“There is a perception that working in HR in the public sector is dull,” says Andrew Foster, HR director of the NHS. “But nothing could be further from the truth.”
Foster, who has seen NHS budgets double since New Labour came to power in 1997, says many aspects of Europe’s biggest employer are going through massive change – from the IT infrastructure and legislation, to new drugs and services.
“Everything is being reformed,” he says. “With this Government’s emphasis on public services, HR in the public sector is no longer a quiet backwater.”
This point is echoed by Jan Parkinson, strategic director of HR at Gateshead Council. “You really feel like you are making a difference when you are supporting vital services such as education, social services and health,” she says.
This motivates many people who choose an HR career in a public sector organisation, according to Angela O’Connor, HR director at the Crown Prosecution Service (CPS). But, she warns, HR professionals entering the public sector will not find an overtly touchy-feely environment.
“HR people in the public sector have to be tough,” she says. “We are in the public eye and, compared with the private sector, are scrutinised a lot.”
And with money so tight, O’Connor says public sector HR practitioners need to be innovative.
“We haven’t got unlimited budgets – we can’t spend three weeks in the Brecon Beacons being creative,” she says.
Personnel Today asked these HR leaders what they have achieved by being innovative in the public sector.
Positives from partnership
Jan Parkinson, strategic director of HR, Gateshead Council
“Recruitment is one area where we have been innovative because traditionally, we have struggled to attract younger people – vital for our workforce planning.
“We have partnered with local NHS trusts, which also see this as an important issue, to jointly finance an advertising campaign to promote working in the public sector in the area.
“Called ‘Get on with Gateshead’, the adverts show real young people working for the council in a variety of roles from refuse collectors to lawyers. The message is obviously getting through as 500 young people attended our last recruitment fair, 10 per cent of whom were from ethnic minorities.
“We have also used the partnership approach for our training and development. A scheme called the Gateshead Public Services Academy has brought together employees from Gateshead Council, Gateshead Primary Care Trust and Northumbria University for a number of courses.
“We have had positive feedback from those who attended, especially from those at management level. They point to the cross-fertilisation of ideas and shared best practice as additional positives to come out of the sessions.”
Bar work for all
Angela O’Connor, HR director, Crown Prosecution Service
“Prior to my current role, I was head of HR for Hackney Council where we were faced with a dilemma.
“The organisation was virtually bankrupt and Ofsted reports at the time showed the reading levels among children in the borough were unsatisfactory.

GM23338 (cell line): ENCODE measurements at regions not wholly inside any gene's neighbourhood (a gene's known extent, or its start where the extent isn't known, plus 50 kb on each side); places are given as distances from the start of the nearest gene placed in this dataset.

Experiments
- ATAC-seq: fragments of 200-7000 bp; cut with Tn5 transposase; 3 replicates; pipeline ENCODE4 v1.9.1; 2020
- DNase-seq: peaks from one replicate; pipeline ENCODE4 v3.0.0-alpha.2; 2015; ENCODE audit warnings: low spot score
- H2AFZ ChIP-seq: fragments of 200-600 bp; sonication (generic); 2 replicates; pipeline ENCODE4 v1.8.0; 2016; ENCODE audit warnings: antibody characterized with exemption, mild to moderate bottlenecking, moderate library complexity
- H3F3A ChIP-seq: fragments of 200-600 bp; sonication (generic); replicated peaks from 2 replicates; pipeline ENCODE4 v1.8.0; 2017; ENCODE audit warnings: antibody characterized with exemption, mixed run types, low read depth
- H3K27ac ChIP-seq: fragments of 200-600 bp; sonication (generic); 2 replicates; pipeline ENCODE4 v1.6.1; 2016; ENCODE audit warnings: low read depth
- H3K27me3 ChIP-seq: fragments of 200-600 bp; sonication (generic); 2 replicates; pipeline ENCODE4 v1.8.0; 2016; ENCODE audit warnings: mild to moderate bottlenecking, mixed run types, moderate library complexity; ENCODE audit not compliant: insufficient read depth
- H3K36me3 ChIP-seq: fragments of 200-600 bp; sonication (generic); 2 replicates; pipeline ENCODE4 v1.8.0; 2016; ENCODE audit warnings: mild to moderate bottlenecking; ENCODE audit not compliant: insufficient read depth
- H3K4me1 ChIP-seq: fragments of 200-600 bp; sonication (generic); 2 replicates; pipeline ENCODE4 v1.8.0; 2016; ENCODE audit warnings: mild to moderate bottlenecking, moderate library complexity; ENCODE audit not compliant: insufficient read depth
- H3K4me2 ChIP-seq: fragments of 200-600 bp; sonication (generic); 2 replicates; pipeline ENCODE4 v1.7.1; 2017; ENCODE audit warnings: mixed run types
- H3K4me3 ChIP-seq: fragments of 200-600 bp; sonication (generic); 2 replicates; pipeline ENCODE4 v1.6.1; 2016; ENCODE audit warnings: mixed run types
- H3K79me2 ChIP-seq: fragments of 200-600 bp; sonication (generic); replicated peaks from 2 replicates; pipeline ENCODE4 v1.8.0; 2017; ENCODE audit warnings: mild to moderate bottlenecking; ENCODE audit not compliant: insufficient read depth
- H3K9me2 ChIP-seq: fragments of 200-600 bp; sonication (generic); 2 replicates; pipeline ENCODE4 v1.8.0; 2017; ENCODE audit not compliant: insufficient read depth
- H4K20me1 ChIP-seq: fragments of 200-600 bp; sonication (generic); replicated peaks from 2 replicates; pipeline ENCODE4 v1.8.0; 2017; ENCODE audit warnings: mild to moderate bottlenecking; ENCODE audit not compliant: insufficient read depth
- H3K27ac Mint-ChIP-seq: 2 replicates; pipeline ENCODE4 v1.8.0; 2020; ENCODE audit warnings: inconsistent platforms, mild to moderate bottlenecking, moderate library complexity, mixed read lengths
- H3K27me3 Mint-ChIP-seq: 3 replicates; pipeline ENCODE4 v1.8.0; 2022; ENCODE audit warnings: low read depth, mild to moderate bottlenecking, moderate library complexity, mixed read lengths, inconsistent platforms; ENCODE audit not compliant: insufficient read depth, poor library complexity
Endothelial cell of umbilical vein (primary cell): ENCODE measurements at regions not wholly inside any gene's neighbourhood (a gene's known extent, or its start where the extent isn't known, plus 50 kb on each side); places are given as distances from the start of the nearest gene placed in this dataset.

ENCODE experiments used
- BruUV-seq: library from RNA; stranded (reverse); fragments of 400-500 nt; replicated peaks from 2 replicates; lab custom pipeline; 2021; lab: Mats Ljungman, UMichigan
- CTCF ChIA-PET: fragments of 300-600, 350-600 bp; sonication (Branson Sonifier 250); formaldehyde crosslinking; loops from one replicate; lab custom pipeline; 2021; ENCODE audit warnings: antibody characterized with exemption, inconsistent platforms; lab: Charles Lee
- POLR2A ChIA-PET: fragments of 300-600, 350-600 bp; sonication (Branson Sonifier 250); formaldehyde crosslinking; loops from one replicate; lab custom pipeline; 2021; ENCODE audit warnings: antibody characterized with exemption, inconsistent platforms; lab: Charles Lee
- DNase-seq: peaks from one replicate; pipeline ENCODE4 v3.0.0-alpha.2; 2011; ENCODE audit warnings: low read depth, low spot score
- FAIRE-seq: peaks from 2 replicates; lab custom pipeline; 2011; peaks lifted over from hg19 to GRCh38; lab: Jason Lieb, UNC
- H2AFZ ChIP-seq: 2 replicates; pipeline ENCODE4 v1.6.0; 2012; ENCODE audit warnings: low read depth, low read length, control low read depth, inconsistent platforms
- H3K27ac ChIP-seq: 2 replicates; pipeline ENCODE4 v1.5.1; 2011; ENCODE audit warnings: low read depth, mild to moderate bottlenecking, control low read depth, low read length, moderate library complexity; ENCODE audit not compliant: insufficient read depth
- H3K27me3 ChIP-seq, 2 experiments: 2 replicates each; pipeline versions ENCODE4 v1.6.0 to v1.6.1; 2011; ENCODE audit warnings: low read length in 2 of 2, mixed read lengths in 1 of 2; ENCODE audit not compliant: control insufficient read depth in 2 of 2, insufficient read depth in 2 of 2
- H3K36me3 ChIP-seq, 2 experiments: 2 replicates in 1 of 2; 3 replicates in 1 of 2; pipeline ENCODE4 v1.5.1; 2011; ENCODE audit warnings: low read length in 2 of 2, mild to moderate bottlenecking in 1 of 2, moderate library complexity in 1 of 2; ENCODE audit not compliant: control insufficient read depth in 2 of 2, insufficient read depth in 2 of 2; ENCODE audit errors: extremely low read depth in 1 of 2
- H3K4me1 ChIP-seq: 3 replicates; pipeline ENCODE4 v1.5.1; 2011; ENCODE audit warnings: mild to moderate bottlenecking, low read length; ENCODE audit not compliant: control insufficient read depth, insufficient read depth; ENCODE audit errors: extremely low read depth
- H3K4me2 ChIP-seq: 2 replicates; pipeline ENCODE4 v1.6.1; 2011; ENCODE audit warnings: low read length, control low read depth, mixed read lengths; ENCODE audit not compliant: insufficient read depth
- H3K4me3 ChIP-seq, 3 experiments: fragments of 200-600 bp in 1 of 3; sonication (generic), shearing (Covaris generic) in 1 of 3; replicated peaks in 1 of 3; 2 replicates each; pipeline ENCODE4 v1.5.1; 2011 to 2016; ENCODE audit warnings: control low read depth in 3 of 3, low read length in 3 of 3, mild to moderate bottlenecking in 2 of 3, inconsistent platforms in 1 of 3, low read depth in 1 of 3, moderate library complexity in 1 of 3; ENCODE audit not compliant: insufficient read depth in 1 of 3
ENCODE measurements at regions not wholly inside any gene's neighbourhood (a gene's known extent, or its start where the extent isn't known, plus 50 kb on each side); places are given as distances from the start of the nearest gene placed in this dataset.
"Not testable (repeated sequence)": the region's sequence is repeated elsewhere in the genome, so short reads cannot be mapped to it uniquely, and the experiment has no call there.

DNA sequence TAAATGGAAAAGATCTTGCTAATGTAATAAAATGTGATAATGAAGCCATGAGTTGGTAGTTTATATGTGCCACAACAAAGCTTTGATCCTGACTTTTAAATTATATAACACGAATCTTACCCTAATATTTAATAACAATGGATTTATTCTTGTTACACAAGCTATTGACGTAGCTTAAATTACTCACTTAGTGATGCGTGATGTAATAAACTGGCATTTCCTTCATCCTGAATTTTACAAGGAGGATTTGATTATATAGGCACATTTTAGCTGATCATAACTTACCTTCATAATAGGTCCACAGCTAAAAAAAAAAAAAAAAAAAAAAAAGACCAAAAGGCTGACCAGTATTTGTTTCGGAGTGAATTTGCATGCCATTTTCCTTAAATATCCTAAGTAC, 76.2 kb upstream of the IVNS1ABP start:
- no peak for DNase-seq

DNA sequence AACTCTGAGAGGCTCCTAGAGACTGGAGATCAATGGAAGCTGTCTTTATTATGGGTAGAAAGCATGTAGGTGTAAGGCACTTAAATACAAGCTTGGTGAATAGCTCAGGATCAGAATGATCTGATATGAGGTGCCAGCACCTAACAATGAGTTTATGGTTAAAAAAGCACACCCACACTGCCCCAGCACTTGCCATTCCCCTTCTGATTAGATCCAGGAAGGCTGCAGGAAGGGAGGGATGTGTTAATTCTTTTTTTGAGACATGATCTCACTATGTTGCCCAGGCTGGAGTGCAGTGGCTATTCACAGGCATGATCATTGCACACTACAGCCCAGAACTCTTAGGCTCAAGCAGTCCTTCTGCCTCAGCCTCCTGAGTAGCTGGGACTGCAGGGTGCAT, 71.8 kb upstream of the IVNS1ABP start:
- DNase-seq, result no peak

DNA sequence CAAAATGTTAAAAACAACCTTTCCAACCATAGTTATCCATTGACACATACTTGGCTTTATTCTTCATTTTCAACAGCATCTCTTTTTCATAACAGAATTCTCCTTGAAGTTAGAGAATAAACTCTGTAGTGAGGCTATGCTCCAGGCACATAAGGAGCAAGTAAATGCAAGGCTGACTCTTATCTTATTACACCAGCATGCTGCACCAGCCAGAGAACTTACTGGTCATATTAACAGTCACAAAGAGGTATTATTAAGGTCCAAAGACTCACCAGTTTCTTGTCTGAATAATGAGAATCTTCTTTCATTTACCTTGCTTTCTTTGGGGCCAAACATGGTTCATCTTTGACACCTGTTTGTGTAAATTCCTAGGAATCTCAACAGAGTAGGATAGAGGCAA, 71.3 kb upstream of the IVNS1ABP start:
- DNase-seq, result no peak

“We initiated a project to train 100 council staff in literacy teaching skills. We then gave each employee a couple of hours off each week to go into primary schools and help with reading lessons.
“Before long, we saw improvements in reading levels and council staff reported feeling a direct link between their work and the people they served. It also showed HR could have a positive impact, rather than just being a cost centre.
“At the Crown Prosecution Service (CPS), we struggle to recruit the best trainee lawyers and barristers because we can’t compete with many private firms in terms of the salaries we offer. To alleviate this, we now enable CPS employees, from a variety of backgrounds, to train within the organisation. This is a long-term initiative, as many employees who enter the scheme do not have degrees and will have a lot of studying ahead of them.
“Currently, we have 300 internal scholars. Those who have been given a chance to study for qualifications feel enormous loyalty to the organisation, which bodes well for the future of the CPS.
“Bringing together internally-trained employees who understand the organisation, with new blood from outside, is a brilliant combination for going forward.”
From global to local
Andrew Foster, HR director, NHS
“There has been a huge drive towards recruitment in recent years. Non-medical staff [all staff except doctors] numbers have grown by almost 250,000 since 1997 and by 59,000 in each of the past two years.
“Some trusts, such as the Ashford and St Peter’s Trust in Middlesex have adopted e-recruitment, using the internet. This has saved 100,000 and has enabled it to recruit skilled workers from abroad. For example, four radiographers recently joined the trust from Kuwait.
“Staff retention is also seen as vital and several NHS trusts in London have introduced childcare services to help employees enjoy a better work-life balance. Kings College, for example, says this has enabled it to cut staff turnover by 3 per cent and reduce the reliance on agency staff by 9,000 man hours in the past year.
“The backdrop to this is a massive drive to reform pay, which has been five years in the making. This has seen 650 different job descriptions redefined and a move to a competency-based pay system.”
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